Contributions of NCK Isoforms on UV-Induced p53 Phosphorylation and Apoptosis
Two isoforms of NCK exist and are expressed in human cells . However, the antibodies used in the above experiments are not selective for either isoform (Fig. S4A), and knockdowns were performed with siRNAs against both transcripts. Therefore, we next asked if the UV damage response phenotype might be specific to one or the other isoform. First, HeLa cells transfected with either GFP-NCK1 or GFP-NCK2 showed mostly cytoplasmic fluorescence, and nuclear accumulation occurred to similar extents for both constructs following UV irradiation (Fig. 5A). The loss of each NCK isoform was then tested to determine the effect on p53 phosphorylation. Increased UV-induced p53 phosphorylation was observed after knockdown of either isoform (Fig. 5B), an effect that was not due to any change of the p53 transcript (Fig. 5C).
We next asked if there is a differential effect of silencing NCK1 versus NCK2 on apoptosis. While the depletion of either isoform resulted in an increase in cleaved CASP3 and cleaved PARP compared to control, the loss of the NCK2 isoform caused a greater increase compared to NCK1-depleted cells (Fig. 5D). This result is particularly striking because NCK2 is expressed at a much lower level than NCK1 in these cells. We base this conclusion on the observation that although the NCK antibody used in the immunoblots detects both NCK isoforms (Fig. S4A), depletion of NCK2 did not cause a significant decrease of the total NCK detected (Fig. 5B,D). We confirmed the knockdown of each isoform at the mRNA level with isoform-specific primers (Fig. 5E). Using a NCK2-specific antibody (Figure S4A) we were also able to detect the loss of NCK2 at the protein level, although only after immunoprecipitation (IP) of total NCK from cells (Figure 5F). NCK2-specific silencing reduced the level of NCK2 detected in the pan-NCK IP. As would be expected, NCK1-specific silencing decreased the amount of total NCK in the IP; interestingly, however, NCK1 depletion increased the amount of immunoprecipitated NCK2 compared to control, probably because of reduced competition for binding to the pan-NCK antibody (Figure 5F).
(A) HeLa cells transfected with GFP-NCK1 or GFP-NCK2 were treated with 50 J/m2 UV and allowed to recover for 2 hr before being fixed and stained with indicated antibodies and DRAQ5. Scale bars are 20 µm. All images are confocal sections. Bar graphs below each panel are ratio of nuclear to cytoplasmic fluorescence of GFP-NCK with no treat defined as 1. n = 14-28; error bars represent SE; (*) P < 0.001, (**) P < 0.0001. (B) HeLa cells transfected with control, NCK1, or NCK2 siRNA were treated with 50 J/m2 UV and allowed to recover for 2 hr before lysates were prepared. Equal amounts of lysates were immunoblotted for p53-pS15 (phospho-specific) and NCK. RAN was used as a loading control. n = 3. (C) RT-PCR of p53 mRNA from HeLa cells transfected with control, NCK1, or NCK2 siRNA. GAPDH was used as an internal control. RT = reverse transcriptase. n = 4. (D) HeLa cells transfected with control, NCK1, or NCK2 siRNA were treated with 50 J/m2 UV and allowed to recover for 2 hr before lysates were prepared. Equal amounts of lysates were immunoblotted for cleaved CASP3, total CASP3, cleaved PARP, total PARP, and NCK. RAN was used as a loading control. n = 3. (E) RT-PCR of NCK1 and NCK2 mRNA from HeLa cells transfected with control, NCK1, or NCK2 siRNA. GAPDH was used as an internal control. n = 3. (F) Cell lysates from HeLa cells transfected with control, NCK1, or NCK2 siRNA were immunoprecipitated with a NCK antibody, which detects NCK 1 and NCK2, or IgG control, and immunoblotted for NCK or NCK2. n = 4.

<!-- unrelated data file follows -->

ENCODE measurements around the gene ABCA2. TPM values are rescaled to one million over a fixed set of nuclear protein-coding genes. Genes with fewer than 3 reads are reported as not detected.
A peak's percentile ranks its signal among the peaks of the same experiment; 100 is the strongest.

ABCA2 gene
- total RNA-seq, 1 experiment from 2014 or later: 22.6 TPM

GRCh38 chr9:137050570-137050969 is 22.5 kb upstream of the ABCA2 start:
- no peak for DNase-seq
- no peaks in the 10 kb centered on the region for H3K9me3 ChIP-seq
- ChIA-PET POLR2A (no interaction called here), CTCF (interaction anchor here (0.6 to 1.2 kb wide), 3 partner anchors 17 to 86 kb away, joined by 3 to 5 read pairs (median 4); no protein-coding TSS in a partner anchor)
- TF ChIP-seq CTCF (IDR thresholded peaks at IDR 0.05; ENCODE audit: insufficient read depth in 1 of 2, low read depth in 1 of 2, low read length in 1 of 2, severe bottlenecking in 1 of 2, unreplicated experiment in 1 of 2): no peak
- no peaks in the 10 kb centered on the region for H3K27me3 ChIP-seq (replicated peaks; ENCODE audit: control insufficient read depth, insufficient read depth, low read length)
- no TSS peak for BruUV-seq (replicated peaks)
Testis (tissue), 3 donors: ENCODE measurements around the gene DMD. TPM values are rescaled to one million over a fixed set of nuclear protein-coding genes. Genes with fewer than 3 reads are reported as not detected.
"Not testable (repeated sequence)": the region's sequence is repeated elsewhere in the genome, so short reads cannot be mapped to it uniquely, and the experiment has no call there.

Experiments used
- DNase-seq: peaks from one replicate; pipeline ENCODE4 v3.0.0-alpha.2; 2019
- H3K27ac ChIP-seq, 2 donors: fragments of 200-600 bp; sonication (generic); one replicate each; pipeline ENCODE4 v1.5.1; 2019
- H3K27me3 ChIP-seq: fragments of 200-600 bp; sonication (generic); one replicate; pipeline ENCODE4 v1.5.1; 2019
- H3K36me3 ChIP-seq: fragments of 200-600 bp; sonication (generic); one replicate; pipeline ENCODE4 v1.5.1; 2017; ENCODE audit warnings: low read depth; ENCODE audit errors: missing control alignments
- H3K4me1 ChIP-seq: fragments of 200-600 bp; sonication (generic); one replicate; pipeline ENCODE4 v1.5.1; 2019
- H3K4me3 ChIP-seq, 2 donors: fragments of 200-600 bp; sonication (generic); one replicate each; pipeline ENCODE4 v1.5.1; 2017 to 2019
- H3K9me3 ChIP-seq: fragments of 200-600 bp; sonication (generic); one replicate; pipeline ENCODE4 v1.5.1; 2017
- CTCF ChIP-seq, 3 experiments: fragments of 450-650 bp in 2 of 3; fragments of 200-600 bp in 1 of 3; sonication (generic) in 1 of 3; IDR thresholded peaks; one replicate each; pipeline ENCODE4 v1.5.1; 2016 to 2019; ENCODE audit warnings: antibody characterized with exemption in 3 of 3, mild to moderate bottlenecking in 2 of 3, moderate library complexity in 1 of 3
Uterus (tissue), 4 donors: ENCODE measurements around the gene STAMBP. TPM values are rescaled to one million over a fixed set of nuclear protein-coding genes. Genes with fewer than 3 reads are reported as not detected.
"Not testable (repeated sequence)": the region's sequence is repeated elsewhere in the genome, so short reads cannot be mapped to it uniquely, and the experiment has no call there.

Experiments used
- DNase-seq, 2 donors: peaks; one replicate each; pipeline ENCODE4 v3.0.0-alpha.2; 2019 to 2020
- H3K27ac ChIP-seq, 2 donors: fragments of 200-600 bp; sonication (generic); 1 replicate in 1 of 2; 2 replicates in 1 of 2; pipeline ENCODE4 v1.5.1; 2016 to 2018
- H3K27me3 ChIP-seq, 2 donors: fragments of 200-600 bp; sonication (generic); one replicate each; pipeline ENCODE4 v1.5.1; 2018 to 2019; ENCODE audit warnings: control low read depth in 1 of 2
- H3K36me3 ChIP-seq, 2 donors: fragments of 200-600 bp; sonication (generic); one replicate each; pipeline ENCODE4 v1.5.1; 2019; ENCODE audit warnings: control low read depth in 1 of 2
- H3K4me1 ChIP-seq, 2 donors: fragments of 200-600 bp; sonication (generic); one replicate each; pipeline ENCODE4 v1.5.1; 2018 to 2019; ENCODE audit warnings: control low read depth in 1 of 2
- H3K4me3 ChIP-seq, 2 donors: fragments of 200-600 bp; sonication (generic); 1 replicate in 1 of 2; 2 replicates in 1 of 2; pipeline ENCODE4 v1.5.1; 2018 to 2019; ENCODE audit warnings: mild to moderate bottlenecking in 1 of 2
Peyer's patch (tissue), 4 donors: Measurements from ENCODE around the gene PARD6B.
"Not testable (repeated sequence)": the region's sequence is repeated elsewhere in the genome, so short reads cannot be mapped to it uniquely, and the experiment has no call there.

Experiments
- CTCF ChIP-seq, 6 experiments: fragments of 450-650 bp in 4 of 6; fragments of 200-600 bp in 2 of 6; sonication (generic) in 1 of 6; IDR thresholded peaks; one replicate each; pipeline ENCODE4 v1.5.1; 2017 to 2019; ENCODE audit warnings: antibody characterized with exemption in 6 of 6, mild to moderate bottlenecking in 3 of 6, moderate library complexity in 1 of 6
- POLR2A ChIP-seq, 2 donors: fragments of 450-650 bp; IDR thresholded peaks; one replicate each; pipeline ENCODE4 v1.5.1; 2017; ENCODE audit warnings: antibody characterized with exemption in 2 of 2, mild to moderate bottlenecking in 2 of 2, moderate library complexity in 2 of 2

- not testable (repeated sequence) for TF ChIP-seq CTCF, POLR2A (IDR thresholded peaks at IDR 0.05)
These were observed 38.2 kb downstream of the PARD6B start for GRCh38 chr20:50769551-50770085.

Finally, we also further confirmed the effect of NCK2 depletion on UV-induced p53 phosphorylation and apoptosis by performing the experiments with another NCK2 specific siRNA (Figure S4B-E). Taken together, these data indicate both NCK isoforms undergo UV-induced nuclear accumulation, their loss is correlated with an increase in p53 phosphorylation, and they contribute to post-UV viability, although it appears that loss of NCK2 might have a more prominent role in the apoptotic response.
The cellular response to DNA damage involves a cascade of signaling events initiated by the members of the PIKK family . This network of phosphorylation events has been demonstrated to encompass proteins involved in multiple cellular pathways, but little is understood about which proteins are involved and how they intersect with the core DNA signaling pathway . The adaptor protein NCK, and SOCS7, a binding partner required for its nuclear-cytoplasmic shuttling, were previously shown to accumulate in the nucleus following UV damage . We found that the nuclear accumulation of NCK occurs in response to different types of DNA damage and requires PIKK signaling. Based on the use of a specific ATR inhibitor, the nuclear accumulation of NCK in response to UV irradiation appears to be dependent on ATR kinase activity, consistent with previous studies identifying ATR as the primary PIKK family member activated in response to UV damage .